The RPG Series Illustrations by the inimitable Julie Dillon.
“You all meet at an inn.…”
Pen and paper role-playing games have been a tremendous influence in my life since my formative years. My parents bought me the magenta D&D boxed set back in 1982, along with the Player’s Handbook, Dungeon Master’s Guide, and Monster Manual. My lifelong passion for fantasy, science fiction, war games, and mythology was well-channeled through RPGs, and I credit playing D&D with helping me sustain my imagination and sense of wonder through adulthood.
I played with one particular group through the bulk of my late teens and early 20s, and this series — along with the atmosphere tools that Black Phoenix Trading Post has introduced — was inspired, specifically, by the time that we spent campaigning together. Our group was somewhat prop-driven in our gaming: we felt that setting a mood was conducive to our style of gameplay. Little things like changes in lighting, minor sound effects, and music made a world of difference, and we found that utilizing miniatures, model railroad scenery, and other tools in order to physically illustrate strategies and provide visual cues was tremendously useful. How much more immersive would it have been if we’d been able to smell the crypt we were crawling through? Or the stench of steel and blood that permeates a warrior’s cloak? What do the wizard’s spell components smell like? What does winter in the desert smell like? Or spring in a druid’s sanctuary?
Pen and paper role playing games are, to me, dynamic stories that are propelled by the active participation of many individuals. You can’t have a strong storyline without creating characters of some depth. When you create a character, you generally have their personalities, priorities, and history in mind, along with a clear vision of what your character looks and sounds like. But how does she smell? What does the world around her smell like?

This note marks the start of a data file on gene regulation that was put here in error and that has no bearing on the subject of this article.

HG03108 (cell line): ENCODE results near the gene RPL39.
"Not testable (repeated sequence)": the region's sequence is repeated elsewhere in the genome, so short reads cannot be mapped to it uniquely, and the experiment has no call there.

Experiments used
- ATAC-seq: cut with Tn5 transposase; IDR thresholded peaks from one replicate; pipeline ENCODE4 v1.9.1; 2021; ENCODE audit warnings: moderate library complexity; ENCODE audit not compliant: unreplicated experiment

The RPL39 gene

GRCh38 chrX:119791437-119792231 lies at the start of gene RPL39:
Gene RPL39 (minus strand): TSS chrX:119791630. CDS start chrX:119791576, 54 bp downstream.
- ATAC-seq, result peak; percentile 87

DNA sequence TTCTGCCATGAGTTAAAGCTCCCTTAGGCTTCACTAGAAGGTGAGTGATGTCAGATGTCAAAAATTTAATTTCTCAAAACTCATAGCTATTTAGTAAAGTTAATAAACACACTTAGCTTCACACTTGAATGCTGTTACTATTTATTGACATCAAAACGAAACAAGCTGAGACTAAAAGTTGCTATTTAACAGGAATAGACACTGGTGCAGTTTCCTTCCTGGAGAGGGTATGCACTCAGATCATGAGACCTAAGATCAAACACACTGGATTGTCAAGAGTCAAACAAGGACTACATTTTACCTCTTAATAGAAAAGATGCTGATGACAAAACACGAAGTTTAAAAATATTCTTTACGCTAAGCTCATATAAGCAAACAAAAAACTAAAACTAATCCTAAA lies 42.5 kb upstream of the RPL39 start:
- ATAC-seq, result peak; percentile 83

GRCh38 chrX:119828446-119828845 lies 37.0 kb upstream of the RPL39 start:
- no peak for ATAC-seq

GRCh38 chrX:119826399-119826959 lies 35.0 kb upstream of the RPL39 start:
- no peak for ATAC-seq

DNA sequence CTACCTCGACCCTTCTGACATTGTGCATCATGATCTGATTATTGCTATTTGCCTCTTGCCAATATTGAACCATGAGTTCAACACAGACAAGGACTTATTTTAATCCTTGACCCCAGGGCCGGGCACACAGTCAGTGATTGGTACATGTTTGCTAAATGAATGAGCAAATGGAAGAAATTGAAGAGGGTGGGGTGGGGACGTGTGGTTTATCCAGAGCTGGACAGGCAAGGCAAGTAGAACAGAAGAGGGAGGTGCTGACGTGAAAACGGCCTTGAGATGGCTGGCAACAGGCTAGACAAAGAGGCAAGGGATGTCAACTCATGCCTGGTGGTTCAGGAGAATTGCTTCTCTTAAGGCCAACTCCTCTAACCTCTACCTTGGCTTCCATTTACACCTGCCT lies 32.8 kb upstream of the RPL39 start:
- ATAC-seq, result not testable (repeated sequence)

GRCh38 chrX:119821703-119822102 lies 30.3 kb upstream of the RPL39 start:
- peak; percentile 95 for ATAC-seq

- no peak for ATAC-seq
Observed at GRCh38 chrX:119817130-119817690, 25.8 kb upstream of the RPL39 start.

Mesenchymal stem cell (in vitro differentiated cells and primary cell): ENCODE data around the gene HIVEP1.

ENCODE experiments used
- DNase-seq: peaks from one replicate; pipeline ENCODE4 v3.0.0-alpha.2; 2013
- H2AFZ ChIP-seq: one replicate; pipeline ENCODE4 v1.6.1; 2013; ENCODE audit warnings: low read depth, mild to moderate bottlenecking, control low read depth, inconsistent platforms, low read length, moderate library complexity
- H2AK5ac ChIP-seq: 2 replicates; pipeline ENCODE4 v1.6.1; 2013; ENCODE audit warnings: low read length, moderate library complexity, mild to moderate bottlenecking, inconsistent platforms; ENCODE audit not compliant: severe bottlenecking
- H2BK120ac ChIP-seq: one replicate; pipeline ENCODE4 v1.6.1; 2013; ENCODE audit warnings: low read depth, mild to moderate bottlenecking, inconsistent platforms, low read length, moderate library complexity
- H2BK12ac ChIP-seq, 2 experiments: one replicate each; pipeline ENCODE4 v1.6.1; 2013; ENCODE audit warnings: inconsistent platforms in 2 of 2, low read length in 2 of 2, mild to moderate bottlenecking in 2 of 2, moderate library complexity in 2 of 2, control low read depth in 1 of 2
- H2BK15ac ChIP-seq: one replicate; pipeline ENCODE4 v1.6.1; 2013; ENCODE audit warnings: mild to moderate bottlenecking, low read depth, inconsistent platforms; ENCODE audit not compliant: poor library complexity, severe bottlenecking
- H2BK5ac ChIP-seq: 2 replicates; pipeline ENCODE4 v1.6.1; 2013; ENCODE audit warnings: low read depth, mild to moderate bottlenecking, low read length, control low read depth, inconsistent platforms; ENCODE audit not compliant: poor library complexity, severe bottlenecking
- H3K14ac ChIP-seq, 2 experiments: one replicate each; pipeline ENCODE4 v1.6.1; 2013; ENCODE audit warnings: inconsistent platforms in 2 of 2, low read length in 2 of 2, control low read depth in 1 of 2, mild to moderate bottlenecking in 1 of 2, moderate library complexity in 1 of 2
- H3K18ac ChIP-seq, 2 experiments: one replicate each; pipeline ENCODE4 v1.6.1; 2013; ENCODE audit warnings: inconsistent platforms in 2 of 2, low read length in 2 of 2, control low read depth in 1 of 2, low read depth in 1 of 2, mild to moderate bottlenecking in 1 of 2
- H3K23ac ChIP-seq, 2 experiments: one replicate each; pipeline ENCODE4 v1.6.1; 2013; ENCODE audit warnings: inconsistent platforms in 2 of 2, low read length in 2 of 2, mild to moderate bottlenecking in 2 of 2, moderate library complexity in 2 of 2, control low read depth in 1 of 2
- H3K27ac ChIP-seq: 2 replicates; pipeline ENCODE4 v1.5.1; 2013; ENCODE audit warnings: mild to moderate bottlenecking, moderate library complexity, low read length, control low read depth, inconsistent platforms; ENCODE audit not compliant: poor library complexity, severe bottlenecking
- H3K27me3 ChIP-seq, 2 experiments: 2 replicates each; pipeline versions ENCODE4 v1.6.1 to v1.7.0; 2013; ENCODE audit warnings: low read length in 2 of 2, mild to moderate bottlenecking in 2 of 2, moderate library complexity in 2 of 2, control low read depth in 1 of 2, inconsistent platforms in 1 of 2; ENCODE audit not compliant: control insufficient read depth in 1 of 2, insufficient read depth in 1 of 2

In most pen and paper fantasy RPGs, three of the primary attributes that you must choose for your character are race, class, and alignment. Black Phoenix Alchemy Lab’s RPG scent series was designed to emulate the character creation process, and are meant to be layered in order to create a character concept. In short: you layer your class, race, and the two fragrances that compose your alignment to construct your character scent. RPGs in all their myriad forms — CRPGs, MMOs, and old school pen and paper — have brought me immeasurable joy. This is my homage. This series is dedicated to my first DMs — my parents — for laughing off the nutter-perpetuated AD&D Satan Scare of the 80’s. Thanks for taking the time to play with your little girl. I miss you, and I love you.
PERFUME OIL BLENDS
Presented in an amber apothecary vial.
Alignment refers to your characterâs ethics: which way does his or her moral compass point? There are two aspects to alignment: law vs. chaos, and good vs. evil. Does your character respect authority and venerate tradition? Sheâs likely Lawful. Does she value personal freedom above all else? Chaotic. Does your character give alms to the poor and protect the innocent? Heâs Good. Is your character of a mercenary bend, willing and eager to step on others to get ahead? Evil. A character that is Neutral (or any combination of Neutral) either finds perfect balance in their worldview, or is apathetic towards the constraints of either good and evil or law and chaos. A lawful neutral character values the letter of the law above any concern for good or evil, and the chaotic neutral character is, generally, driven completely by a desire for absolute freedom. Sometimes theyâre just nuts.